Serious MBA applicants are likely to consider the average GMAT and GRE scores for admits when assessing their competitiveness for specific business schools. Although just one factor in the overall application, having a below-average score is a definite constraint on the chances for admission. So, it’s very useful information when deciding where to apply.
For decades, average GMAT scores have been reported on school websites and published by the media. However, only recently have most of top 50 schools also reported their average GRE scores. This expanded disclosure reflects the growing popularity of the GRE among applicants and schools alike.
The opportunity to compare average GMAT and GRE scores for a given school is more valuable than some applicants may realize if they take the analysis one step further. Armed with P&Q’s report on average GRE scores at top MBA programs, candidates can use the free online GRE Comparison Tool to determine the “GMAT equivalent” of each school’s average GRE score. For all of these schools, the GMAT equivalents are lower than their average GMAT scores, indicating that the bar for MBA admission is relatively lower for GRE takers. The greater that variance, the greater the edge for GRE takers.
The average variance – between the average GMAT score and the GMAT equivalent of the average GRE score – is a substantial 70.5 points for the 38 schools that reported both scores. This variance ranges widely, from a whopping 154 points at #29 Michigan State to just 6 points at #15 UCLA Anderson. Among schools ranked in the top 15 by P&Q, #7 Tuck and #11 Michigan feature an above-average “GRE advantage.” Five additional schools, including highly selective #3 Stanford, offer GRE takers a double-digit advantage:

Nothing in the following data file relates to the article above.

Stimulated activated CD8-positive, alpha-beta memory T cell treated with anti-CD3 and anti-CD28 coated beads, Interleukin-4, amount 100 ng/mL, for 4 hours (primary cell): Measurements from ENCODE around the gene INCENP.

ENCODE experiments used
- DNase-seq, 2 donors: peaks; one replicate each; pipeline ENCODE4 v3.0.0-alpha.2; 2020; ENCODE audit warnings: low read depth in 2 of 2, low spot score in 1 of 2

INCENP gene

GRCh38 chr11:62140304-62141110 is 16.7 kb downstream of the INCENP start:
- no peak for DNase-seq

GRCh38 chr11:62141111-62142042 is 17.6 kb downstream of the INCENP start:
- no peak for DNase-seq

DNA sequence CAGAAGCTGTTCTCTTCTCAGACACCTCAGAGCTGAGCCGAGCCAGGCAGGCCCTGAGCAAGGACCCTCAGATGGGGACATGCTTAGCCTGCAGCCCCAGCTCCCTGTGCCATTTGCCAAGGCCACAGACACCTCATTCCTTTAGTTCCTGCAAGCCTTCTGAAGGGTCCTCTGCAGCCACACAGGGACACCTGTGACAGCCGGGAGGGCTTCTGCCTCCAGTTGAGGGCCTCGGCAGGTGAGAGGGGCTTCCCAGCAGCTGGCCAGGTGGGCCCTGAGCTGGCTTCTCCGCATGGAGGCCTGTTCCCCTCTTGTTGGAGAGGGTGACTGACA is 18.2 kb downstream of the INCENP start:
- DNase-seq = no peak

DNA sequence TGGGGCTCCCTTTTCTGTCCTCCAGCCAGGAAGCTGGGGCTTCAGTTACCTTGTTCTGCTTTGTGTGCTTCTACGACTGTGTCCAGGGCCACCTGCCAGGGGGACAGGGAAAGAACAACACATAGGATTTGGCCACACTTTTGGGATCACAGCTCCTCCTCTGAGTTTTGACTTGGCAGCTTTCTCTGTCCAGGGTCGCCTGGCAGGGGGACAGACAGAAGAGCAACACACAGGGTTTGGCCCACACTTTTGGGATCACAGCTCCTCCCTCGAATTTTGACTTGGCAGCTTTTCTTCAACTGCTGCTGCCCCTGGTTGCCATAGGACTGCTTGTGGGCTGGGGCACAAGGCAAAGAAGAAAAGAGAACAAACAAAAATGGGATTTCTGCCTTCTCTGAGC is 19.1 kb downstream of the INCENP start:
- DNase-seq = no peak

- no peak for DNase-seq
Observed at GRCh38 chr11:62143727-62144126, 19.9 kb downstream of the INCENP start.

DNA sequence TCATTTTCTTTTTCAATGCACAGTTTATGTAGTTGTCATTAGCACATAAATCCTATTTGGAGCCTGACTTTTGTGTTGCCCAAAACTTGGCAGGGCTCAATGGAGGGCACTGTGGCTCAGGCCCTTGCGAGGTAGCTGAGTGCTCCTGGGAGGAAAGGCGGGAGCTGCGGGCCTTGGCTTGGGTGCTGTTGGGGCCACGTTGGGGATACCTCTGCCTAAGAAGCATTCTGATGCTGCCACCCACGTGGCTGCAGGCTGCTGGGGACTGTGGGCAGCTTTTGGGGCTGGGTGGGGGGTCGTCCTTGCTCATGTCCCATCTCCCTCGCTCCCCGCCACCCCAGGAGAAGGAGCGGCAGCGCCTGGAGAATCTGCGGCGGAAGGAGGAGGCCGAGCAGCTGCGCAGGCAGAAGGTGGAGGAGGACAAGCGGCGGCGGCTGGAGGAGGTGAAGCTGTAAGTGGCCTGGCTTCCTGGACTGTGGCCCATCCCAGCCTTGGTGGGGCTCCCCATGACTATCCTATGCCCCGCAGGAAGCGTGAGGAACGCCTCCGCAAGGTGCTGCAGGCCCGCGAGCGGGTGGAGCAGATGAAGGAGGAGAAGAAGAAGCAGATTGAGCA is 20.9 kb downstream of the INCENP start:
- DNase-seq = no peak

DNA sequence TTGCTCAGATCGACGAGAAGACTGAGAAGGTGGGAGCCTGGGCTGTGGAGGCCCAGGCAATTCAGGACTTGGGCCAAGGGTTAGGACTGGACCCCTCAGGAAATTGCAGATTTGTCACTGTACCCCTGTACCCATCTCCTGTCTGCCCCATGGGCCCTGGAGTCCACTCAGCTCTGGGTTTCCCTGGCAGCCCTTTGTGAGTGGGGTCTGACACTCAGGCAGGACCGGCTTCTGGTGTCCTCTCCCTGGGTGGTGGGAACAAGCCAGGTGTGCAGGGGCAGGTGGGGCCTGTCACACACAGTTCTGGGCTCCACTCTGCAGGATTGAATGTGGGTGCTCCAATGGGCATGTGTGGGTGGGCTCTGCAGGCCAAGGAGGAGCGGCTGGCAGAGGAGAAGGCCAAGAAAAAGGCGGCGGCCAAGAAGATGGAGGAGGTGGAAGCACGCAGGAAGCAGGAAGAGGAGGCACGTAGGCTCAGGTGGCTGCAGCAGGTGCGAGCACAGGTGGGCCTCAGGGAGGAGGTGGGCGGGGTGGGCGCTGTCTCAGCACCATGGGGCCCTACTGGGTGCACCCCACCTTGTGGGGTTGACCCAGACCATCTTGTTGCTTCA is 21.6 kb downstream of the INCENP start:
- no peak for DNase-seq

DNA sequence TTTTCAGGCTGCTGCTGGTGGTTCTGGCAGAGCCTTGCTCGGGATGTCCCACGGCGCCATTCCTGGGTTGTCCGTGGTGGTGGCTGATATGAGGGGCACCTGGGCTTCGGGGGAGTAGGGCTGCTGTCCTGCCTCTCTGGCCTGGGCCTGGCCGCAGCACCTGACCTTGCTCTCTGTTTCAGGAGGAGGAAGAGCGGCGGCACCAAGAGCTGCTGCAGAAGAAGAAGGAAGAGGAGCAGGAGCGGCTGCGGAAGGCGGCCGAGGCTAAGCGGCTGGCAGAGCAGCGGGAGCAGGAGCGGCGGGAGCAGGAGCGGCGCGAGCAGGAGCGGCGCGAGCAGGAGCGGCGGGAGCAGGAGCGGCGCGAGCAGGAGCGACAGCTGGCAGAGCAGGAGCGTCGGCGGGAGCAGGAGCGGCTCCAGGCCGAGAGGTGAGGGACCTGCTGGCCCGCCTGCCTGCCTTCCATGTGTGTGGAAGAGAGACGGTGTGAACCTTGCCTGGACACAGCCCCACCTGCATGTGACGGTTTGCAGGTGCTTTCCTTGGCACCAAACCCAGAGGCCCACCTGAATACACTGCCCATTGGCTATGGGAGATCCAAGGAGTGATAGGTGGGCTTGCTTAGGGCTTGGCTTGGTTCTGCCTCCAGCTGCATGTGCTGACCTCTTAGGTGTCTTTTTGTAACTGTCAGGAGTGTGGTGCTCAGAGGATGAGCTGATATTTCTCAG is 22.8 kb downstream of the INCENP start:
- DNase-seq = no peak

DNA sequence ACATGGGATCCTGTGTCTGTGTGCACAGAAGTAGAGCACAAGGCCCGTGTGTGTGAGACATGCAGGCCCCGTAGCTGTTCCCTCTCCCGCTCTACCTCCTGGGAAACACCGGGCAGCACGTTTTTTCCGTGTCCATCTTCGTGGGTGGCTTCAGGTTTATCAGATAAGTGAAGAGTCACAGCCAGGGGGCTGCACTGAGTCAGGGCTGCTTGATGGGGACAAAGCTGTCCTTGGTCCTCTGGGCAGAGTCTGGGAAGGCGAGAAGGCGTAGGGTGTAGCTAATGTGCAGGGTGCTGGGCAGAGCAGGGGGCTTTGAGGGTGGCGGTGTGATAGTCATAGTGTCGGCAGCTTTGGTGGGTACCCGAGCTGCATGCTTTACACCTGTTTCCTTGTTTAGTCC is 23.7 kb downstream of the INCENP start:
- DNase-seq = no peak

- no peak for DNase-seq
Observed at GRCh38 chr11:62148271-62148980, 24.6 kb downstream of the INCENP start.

- #7 Dartmouth Tuck (92 points)
- #11 Michigan Ross (76 points)
- #12 Duke (52 points)
- #9 Berkeley Haas (45 points)
- #13 Virginia Darden (40 points)
- #3 Stanford (27 points)
- #10 Yale (17 points)
Of course, MBA applicants should always strive for the highest possible test score in order to increase their chances for admission. The options of cancelling a sub-par score and engaging an expert tutor enable every candidate to maximize his or her test performance. However, based on the above data, the odds of success for applicants with a below-average GMAT score might be enhanced by taking the GRE and targeting those schools with the largest “GRE advantage.”
Seth Gilmore, Tuck MBA, is Managing Director of Test Prep Services at The MBA Exchange. Seth oversees a team of expert tutors and a test-anxiety specialist serving business and graduate school applicants worldwide. The team’s experience, process and guidance span the GMAT, GRE and LSAT.